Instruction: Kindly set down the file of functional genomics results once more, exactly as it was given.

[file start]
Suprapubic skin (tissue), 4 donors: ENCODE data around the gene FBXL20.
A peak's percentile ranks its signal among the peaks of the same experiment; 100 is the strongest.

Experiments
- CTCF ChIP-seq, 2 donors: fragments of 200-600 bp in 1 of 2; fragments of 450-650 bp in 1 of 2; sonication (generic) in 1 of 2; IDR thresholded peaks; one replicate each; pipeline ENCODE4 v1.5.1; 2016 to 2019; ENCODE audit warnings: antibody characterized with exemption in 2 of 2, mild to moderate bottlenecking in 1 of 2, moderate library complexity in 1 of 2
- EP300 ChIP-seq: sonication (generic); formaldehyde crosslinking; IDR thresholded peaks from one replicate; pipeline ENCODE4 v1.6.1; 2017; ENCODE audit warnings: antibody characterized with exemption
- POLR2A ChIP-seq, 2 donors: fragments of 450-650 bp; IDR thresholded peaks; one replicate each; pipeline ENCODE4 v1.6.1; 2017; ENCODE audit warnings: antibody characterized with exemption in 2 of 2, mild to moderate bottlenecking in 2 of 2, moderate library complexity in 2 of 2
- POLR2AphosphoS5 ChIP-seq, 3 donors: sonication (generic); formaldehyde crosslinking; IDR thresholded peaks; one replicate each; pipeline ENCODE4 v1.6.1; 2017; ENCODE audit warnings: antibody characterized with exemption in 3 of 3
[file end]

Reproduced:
Suprapubic skin (tissue), 4 donors: ENCODE data around the gene FBXL20.
A peak's percentile ranks its signal among the peaks of the same experiment; 100 is the strongest.

Experiments
- CTCF ChIP-seq, 2 donors: fragments of 200-600 bp in 1 of 2; fragments of 450-650 bp in 1 of 2; sonication (generic) in 1 of 2; IDR thresholded peaks; one replicate each; pipeline ENCODE4 v1.5.1; 2016 to 2019; ENCODE audit warnings: antibody characterized with exemption in 2 of 2, mild to moderate bottlenecking in 1 of 2, moderate library complexity in 1 of 2
- EP300 ChIP-seq: sonication (generic); formaldehyde crosslinking; IDR thresholded peaks from one replicate; pipeline ENCODE4 v1.6.1; 2017; ENCODE audit warnings: antibody characterized with exemption
- POLR2A ChIP-seq, 2 donors: fragments of 450-650 bp; IDR thresholded peaks; one replicate each; pipeline ENCODE4 v1.6.1; 2017; ENCODE audit warnings: antibody characterized with exemption in 2 of 2, mild to moderate bottlenecking in 2 of 2, moderate library complexity in 2 of 2
- POLR2AphosphoS5 ChIP-seq, 3 donors: sonication (generic); formaldehyde crosslinking; IDR thresholded peaks; one replicate each; pipeline ENCODE4 v1.6.1; 2017; ENCODE audit warnings: antibody characterized with exemption in 3 of 3